Although Lan Wu persuasively challenges metropole-centered viewpoints in Qing studies and introduces the antithetical presence of the Ganden Podrang government, her conceptualization of the Lhasa regime seems to be itself reductionist in casting Lhasa as a metropole of its own. It is true that the year 1642 marks a triumph for the Ganden Podrang government, but the subsequent history of Tibet maintained pluralistic characteristics denominationally and politically. For instance, Derge's cultural development (described in chapter 4) was due to its Sakya, Kagyu, and nonsectarian positions, against which the Gelug regime stood. Amdo's eighteenth-century ascendancy was indeed dominated by Labrang monastery, as correctly stated in the introduction, but its establishment was caused by its founder's split from the Lhasa regime. Similar reductionism is observed in the author's emphasis on monasteries and trülkus as the main agents for the formation of the common ground. While no one can deny these institutions' significance in the historical process, they were only a small part of the picture when we account for the wider, non-institutional Buddhism beyond the monasteries and the Buddhist scholars who did not have trülku status but earned their reputation by their scholarship per se. In chapter 3 the author even goes so far as to claim that monastics were studying under erudite trülkus in the monastery. However, not all the trülkus were necessarily good teachers and not all the erudite teachers in monasteries were necessarily trülkus.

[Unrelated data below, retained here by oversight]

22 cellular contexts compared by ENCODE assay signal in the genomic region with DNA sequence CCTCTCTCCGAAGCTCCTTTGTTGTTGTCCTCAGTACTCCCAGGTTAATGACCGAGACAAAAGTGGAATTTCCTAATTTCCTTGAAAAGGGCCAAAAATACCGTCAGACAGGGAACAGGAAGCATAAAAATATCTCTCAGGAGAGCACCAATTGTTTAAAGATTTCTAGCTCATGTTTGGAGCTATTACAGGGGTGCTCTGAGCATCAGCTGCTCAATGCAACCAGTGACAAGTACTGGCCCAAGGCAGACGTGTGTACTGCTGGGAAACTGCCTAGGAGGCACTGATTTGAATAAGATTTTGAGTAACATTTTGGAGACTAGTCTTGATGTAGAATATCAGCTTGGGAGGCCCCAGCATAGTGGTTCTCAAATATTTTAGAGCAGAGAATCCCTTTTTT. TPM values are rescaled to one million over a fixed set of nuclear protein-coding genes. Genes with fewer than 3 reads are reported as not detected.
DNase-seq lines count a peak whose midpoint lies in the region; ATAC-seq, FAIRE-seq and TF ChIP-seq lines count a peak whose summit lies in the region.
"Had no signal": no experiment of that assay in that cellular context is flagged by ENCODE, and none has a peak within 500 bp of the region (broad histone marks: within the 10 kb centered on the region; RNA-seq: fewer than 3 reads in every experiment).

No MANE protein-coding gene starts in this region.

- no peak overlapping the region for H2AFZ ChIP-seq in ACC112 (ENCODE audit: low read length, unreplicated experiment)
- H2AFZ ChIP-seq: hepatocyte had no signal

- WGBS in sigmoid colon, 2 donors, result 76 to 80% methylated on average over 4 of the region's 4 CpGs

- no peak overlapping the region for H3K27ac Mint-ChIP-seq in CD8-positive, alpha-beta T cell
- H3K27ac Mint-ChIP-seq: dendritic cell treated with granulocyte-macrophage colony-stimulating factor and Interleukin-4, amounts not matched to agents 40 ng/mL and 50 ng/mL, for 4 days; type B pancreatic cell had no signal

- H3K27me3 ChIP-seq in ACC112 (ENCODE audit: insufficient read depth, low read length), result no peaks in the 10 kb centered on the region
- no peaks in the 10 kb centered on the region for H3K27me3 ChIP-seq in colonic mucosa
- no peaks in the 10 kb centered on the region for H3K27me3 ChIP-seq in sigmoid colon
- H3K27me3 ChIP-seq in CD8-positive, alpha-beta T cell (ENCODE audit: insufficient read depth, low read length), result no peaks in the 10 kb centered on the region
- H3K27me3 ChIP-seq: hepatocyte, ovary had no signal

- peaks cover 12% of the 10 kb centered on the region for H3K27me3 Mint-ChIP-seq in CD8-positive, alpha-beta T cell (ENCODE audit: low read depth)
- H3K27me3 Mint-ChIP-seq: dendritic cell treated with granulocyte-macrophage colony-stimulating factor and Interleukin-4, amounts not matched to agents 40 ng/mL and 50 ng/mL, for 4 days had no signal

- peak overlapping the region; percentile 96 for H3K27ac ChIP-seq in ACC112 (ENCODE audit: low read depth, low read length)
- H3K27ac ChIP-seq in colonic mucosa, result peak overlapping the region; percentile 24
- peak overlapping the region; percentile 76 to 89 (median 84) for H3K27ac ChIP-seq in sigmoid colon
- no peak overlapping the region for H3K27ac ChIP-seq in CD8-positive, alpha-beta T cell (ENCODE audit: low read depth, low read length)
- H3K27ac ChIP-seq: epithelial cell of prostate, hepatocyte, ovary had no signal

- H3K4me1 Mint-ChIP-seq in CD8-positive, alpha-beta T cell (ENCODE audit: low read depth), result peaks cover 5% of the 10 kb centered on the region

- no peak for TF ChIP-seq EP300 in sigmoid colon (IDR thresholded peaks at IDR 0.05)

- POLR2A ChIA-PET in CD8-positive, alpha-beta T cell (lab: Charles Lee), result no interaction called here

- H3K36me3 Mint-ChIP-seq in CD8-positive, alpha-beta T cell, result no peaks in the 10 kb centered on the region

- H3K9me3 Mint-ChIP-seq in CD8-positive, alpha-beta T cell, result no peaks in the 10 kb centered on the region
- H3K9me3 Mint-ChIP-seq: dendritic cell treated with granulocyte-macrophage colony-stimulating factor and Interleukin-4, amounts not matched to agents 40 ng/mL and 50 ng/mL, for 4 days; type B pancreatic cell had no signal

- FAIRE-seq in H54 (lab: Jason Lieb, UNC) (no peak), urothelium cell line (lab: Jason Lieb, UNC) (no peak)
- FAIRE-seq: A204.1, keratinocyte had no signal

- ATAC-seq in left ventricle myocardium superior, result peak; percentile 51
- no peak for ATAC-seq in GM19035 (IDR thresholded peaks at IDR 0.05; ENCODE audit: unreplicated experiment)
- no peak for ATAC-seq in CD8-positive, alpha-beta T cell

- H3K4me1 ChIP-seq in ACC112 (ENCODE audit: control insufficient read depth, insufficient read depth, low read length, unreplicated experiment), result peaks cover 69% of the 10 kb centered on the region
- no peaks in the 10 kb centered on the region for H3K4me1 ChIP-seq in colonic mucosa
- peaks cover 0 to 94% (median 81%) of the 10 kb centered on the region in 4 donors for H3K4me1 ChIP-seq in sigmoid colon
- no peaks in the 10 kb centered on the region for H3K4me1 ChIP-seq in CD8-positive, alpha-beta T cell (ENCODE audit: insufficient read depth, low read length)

Chapter 1 uses two "campaigns" to narrate the relationship between the Qing and Tibetan Buddhists, yet the nature and status of those two "campaigns" are obviously disparate and incongruous, and, as a result, their presentations are incompatible. The military campaign against the so-called Lobsang Danjin's Rebellion of 1723 was a one-time event even if it had ongoing ramifications, while Tibetan Buddhists' missionary campaigns were repeated actions that stretched over centuries. The military campaign was a well-organized and meticulously planned—and as a result also well-documented—operation led by the central Qing government, while the missionary campaigns were a dispersed and often leaderless enterprise pursued by individual actors whose records are comparatively difficult to trace. Probably due to these difficulties, chapter 1 gives the impression of lacking detailed accounts for Tibetan Buddhists' missionary campaigns, which, if provided, would have struck a good balance to the story of the military campaign.